Let’s explore what all this means. When something is decellularized, it means that the cells are removed, but the structure holding the cells in place remains. Recellularizing is the process where new cells are grown in that area. Decellularizing is like stripping a Hilton hotel down to the girders. The remaining structures are the ECM or the Extra Cellular Matrix, usually referred to as scaffolding. The structure has a shape but no functionality, like a stripped hotel. The scaffolding can be repopulated with new cells in the same way that our gutted hotel can be rebuilt as a factory, office building, or a hospital.
Continue reading “Decellularization: Apples To Earlobes”
Gardening is a rewarding endeavour, and easily automated for the maker with a green thumb. With simplicity at its focus, Hackaday.io user [MEGA DAS] has whipped up a automated planter to provide the things plants crave: water, air, and light.
[MEGA DAS] is using a TE215 moisture sensor to keep an eye on how thirsty the plant may be, a DHT11 temperature and humidity sensor to check the airflow around the plant, and a BH1750FVI light sensor for its obvious purpose. To deliver on these needs, a 12V DC water pump and a small reservoir will keep things right as rain, a pair of 12V DC fans mimic a gentle breeze, and a row of white LEDs supplement natural light when required.
The custom board is an Arduino Nano platform, with an ESP01 to enable WiFi capacity and a Bluetooth module to monitor the plant’s status while at home or away. Voltage regulators, MOSFETs, resistors, capacitors, fuses — can’t be too careful — screw header connectors, and a few other assorted parts round out the circuit. The planter is made of laser cut pieces with plenty of space to mount the various components and hide away the rest. You can check out [MEGA DAS]’ tutorial video after the break!
Continue reading “An Indoor Garden? That’s Arduino-licious”
Zaragoza, Spain hacklab La Remolacha (“The Beet”) sports a logo which responds to human interaction with a beet plant growing in the space. Sensors keep track of temperature as well as humidity for both air and ground, while buttons add more water, plant food, light, and music.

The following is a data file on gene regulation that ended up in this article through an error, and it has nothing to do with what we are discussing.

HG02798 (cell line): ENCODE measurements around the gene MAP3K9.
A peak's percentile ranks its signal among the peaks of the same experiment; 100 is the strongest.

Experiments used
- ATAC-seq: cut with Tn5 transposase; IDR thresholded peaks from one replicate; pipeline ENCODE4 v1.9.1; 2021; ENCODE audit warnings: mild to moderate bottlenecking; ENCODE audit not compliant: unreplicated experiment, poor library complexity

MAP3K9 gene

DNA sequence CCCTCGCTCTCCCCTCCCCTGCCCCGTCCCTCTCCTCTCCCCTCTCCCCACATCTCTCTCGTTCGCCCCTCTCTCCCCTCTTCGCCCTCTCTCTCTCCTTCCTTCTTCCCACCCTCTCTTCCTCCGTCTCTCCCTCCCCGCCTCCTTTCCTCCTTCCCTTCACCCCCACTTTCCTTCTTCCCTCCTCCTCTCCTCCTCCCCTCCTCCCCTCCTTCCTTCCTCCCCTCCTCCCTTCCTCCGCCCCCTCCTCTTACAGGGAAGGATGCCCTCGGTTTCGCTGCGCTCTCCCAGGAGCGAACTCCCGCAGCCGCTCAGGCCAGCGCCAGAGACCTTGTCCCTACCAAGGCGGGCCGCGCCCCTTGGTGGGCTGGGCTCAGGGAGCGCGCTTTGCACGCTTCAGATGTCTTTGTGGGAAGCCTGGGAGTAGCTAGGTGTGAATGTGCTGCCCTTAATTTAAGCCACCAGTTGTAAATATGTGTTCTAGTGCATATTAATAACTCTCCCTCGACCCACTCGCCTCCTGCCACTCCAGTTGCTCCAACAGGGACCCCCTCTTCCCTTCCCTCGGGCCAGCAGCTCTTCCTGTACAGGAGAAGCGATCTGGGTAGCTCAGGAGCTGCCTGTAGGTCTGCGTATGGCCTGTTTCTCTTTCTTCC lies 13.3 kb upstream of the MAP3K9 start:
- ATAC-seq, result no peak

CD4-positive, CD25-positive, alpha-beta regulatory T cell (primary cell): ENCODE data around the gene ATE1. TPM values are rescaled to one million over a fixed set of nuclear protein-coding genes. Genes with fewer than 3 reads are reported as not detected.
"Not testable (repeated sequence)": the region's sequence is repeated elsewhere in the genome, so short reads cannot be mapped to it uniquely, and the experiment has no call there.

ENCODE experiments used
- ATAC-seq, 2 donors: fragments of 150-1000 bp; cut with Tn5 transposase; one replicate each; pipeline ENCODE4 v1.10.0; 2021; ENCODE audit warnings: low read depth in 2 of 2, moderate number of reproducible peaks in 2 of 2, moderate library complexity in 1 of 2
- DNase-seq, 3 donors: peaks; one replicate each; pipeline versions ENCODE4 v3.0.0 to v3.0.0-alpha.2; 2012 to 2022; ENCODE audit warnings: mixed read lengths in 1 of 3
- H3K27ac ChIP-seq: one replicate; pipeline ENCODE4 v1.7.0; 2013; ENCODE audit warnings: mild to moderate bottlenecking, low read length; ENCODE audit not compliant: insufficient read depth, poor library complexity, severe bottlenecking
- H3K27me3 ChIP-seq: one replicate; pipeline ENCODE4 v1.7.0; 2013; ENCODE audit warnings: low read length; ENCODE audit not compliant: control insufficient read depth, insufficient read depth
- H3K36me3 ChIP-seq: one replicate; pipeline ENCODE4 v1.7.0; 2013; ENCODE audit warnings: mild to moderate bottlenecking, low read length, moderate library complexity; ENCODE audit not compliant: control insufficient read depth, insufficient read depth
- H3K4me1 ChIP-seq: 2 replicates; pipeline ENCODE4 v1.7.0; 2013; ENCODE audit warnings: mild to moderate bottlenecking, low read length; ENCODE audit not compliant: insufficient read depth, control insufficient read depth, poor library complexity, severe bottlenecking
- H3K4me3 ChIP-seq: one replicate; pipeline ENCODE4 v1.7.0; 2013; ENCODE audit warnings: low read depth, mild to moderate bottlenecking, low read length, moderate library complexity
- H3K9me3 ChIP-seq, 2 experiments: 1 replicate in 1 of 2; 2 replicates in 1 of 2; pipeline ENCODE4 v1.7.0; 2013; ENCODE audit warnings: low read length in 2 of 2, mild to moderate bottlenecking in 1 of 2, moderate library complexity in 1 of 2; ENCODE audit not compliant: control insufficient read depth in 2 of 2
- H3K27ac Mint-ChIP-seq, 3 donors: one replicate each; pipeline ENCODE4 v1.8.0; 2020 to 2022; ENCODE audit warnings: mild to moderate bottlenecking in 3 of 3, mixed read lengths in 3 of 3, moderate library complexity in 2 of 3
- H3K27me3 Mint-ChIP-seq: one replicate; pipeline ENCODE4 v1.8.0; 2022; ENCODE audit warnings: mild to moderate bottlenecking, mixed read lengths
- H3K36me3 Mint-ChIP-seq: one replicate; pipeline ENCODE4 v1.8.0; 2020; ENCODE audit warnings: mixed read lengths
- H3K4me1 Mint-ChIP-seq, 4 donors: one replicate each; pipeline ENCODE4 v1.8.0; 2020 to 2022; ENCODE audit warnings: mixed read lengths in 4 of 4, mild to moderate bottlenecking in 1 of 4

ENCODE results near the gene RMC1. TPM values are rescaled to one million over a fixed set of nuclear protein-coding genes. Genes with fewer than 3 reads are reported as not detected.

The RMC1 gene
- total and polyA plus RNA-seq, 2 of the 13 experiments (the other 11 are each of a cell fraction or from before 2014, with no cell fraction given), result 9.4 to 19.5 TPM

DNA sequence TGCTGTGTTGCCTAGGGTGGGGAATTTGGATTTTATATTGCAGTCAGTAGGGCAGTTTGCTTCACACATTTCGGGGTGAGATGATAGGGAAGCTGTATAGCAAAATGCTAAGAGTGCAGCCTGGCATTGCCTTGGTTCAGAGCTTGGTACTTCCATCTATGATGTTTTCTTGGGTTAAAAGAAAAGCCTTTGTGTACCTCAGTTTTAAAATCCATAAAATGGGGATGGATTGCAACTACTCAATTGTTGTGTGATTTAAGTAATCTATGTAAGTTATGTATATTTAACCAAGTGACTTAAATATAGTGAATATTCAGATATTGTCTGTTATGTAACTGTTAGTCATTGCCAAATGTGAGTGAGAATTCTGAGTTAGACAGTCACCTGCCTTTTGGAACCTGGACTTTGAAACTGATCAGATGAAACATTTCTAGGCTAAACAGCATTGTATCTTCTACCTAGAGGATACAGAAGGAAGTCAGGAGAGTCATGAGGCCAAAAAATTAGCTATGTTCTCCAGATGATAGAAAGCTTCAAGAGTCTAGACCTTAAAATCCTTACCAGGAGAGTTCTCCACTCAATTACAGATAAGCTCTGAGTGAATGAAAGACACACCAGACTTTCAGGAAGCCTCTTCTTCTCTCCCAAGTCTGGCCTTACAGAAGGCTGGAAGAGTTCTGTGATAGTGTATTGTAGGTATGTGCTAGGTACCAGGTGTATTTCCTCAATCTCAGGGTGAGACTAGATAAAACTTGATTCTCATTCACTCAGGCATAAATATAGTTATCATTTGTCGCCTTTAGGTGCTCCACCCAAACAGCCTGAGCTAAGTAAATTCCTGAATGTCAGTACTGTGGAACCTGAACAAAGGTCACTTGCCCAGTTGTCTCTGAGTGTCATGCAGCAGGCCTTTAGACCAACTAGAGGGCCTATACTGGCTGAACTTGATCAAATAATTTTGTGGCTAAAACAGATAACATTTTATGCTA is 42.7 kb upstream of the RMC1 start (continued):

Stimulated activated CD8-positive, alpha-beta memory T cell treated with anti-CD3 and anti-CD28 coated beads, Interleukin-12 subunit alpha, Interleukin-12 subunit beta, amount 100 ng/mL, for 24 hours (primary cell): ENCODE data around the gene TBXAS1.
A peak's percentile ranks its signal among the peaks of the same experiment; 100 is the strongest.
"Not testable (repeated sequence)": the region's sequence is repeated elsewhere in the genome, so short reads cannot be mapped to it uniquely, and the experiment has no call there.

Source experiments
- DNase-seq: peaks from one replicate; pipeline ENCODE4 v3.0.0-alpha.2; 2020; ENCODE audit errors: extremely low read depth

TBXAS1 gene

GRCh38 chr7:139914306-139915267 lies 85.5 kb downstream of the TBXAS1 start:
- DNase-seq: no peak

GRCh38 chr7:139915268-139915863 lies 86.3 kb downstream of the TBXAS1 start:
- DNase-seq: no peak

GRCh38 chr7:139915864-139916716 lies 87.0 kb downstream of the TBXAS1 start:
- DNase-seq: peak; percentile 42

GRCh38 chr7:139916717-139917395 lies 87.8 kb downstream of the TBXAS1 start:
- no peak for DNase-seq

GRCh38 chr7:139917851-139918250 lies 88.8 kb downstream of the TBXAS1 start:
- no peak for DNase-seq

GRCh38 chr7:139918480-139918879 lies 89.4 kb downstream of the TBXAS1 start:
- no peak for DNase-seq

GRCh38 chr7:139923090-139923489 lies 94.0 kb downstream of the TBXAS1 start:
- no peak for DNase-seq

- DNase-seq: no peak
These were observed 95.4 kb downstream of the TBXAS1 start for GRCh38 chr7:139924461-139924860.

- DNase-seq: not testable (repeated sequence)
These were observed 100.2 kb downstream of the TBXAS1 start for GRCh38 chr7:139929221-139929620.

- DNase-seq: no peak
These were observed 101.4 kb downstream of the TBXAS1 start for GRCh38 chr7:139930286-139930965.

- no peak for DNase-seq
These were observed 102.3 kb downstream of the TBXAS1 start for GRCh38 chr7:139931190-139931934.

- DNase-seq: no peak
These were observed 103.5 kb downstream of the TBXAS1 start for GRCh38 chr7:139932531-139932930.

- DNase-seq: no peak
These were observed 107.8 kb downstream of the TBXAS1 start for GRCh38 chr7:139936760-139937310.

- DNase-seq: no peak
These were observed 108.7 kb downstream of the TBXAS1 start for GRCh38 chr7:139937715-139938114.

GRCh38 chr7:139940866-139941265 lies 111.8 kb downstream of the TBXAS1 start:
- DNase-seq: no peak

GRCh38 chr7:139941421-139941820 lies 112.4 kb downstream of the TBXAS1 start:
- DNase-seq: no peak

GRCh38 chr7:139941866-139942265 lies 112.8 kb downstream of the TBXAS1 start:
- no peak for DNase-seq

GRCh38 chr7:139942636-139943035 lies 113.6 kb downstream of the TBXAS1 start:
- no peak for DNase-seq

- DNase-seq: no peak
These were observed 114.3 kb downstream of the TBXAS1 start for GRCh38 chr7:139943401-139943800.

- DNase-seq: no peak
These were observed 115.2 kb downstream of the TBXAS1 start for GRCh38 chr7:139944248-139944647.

The shape and activity of the visualization responds to the sensors. The higher the temperature, the more folds in the shape. More distortions appear when there’s more humidity in the soil, while rotation speed increases with air humidity. Adding food increases the size of the visualization, and music triggers more vibrations.
An Arduino keeps track of the buttons and humidity sensors, while a nearby computer, connected via USB, sends the data to a node.js server. The data are displayed on the website through the torus visualization, which is done in WebGL.
The beet’s environment also signals the health of the space, because if no one is visiting, no one can feed the plant. On the other hand, could too many visitors actually kill the thing?
The project was created by [Innovart], [Miguel Frago], and [Santi Grau] with help from other folks.
Thanks [Esther Borao Moros] for the tip!
Continue reading “Hacklab’s Logo Changes With The Habitat Of A Beet Plant”
One of the biggest challenges of traveling to Mars is that it’s far away. That might seem obvious, but that comes with its own set of problems when compared to traveling to something relatively close like the Moon. The core issue is weight, and this becomes a big deal when you have to feed several astronauts for months or years. If food could be grown on Mars, however, this would make the trip easier to make. This is exactly the problem that [Clinton] is working on with his Martian terrarium, or “marsarium”.
The first task was to obtain some soil that would be a good analog of Martian soil. Obtaining the real thing was out of the question, as was getting similar dirt from Hawaii. [Clinton] decided to make his own by mixing various compounds from the hardware store in the appropriate amounts. From there he turned to creating the enclosure and filling it with the appropriate atmosphere. Various gas canisters controlled by gas solenoid valves mixed up the analog to Martian atmosphere: 96% dioxide, 2% argon, and 2% nitrogen. The entire experiment was controlled by an Intel Edison with custom circuits for all of the sensors and regulating equipment. Check out the appropriately dramatic video of the process after the break.
While the fern that [Clinton] planted did survive the 30-day experiment in the marsarium, it wasn’t doing too well. There’s an apparent lack of nitrogen in Martian soil which is crucial for plants to survive. Normally this is accomplished when another life form “fixes” nitrogen to the soil, but Mars probably doesn’t have any of that. Future experiments would need something that could do this for the other plants, but [Clinton] notes that he’ll need a larger marsarium for that. And, if you’re not interested in plants or Mars, there are some other interesting ramifications of nitrogen-fixing as well.
Continue reading “Growing Plants On Mars… On Earth”